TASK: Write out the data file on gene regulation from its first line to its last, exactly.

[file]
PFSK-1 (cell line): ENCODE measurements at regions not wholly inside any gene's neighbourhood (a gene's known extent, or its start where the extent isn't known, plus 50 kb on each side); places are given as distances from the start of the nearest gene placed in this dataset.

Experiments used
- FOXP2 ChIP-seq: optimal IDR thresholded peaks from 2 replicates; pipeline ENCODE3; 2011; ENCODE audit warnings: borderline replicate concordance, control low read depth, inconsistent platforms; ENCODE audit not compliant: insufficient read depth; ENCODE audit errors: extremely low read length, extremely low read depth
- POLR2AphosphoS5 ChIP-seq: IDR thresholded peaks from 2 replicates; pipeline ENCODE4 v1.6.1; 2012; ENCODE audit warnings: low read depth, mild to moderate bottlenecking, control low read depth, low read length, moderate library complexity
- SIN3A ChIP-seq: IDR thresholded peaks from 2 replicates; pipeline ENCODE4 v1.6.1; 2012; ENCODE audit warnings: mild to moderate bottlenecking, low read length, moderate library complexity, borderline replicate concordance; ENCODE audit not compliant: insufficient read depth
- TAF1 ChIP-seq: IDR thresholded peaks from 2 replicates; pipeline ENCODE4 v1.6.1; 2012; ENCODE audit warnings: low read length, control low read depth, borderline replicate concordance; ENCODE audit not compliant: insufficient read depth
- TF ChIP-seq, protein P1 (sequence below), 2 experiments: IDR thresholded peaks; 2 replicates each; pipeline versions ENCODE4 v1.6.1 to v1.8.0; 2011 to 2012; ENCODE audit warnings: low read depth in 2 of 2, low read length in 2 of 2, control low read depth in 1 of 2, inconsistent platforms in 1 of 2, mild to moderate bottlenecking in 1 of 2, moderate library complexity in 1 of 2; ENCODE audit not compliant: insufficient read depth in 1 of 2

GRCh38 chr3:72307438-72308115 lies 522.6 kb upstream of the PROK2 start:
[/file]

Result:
PFSK-1 (cell line): ENCODE measurements at regions not wholly inside any gene's neighbourhood (a gene's known extent, or its start where the extent isn't known, plus 50 kb on each side); places are given as distances from the start of the nearest gene placed in this dataset.

Experiments used
- FOXP2 ChIP-seq: optimal IDR thresholded peaks from 2 replicates; pipeline ENCODE3; 2011; ENCODE audit warnings: borderline replicate concordance, control low read depth, inconsistent platforms; ENCODE audit not compliant: insufficient read depth; ENCODE audit errors: extremely low read length, extremely low read depth
- POLR2AphosphoS5 ChIP-seq: IDR thresholded peaks from 2 replicates; pipeline ENCODE4 v1.6.1; 2012; ENCODE audit warnings: low read depth, mild to moderate bottlenecking, control low read depth, low read length, moderate library complexity
- SIN3A ChIP-seq: IDR thresholded peaks from 2 replicates; pipeline ENCODE4 v1.6.1; 2012; ENCODE audit warnings: mild to moderate bottlenecking, low read length, moderate library complexity, borderline replicate concordance; ENCODE audit not compliant: insufficient read depth
- TAF1 ChIP-seq: IDR thresholded peaks from 2 replicates; pipeline ENCODE4 v1.6.1; 2012; ENCODE audit warnings: low read length, control low read depth, borderline replicate concordance; ENCODE audit not compliant: insufficient read depth
- TF ChIP-seq, protein P1 (sequence below), 2 experiments: IDR thresholded peaks; 2 replicates each; pipeline versions ENCODE4 v1.6.1 to v1.8.0; 2011 to 2012; ENCODE audit warnings: low read depth in 2 of 2, low read length in 2 of 2, control low read depth in 1 of 2, inconsistent platforms in 1 of 2, mild to moderate bottlenecking in 1 of 2, moderate library complexity in 1 of 2; ENCODE audit not compliant: insufficient read depth in 1 of 2

GRCh38 chr3:72307438-72308115 lies 522.6 kb upstream of the PROK2 start: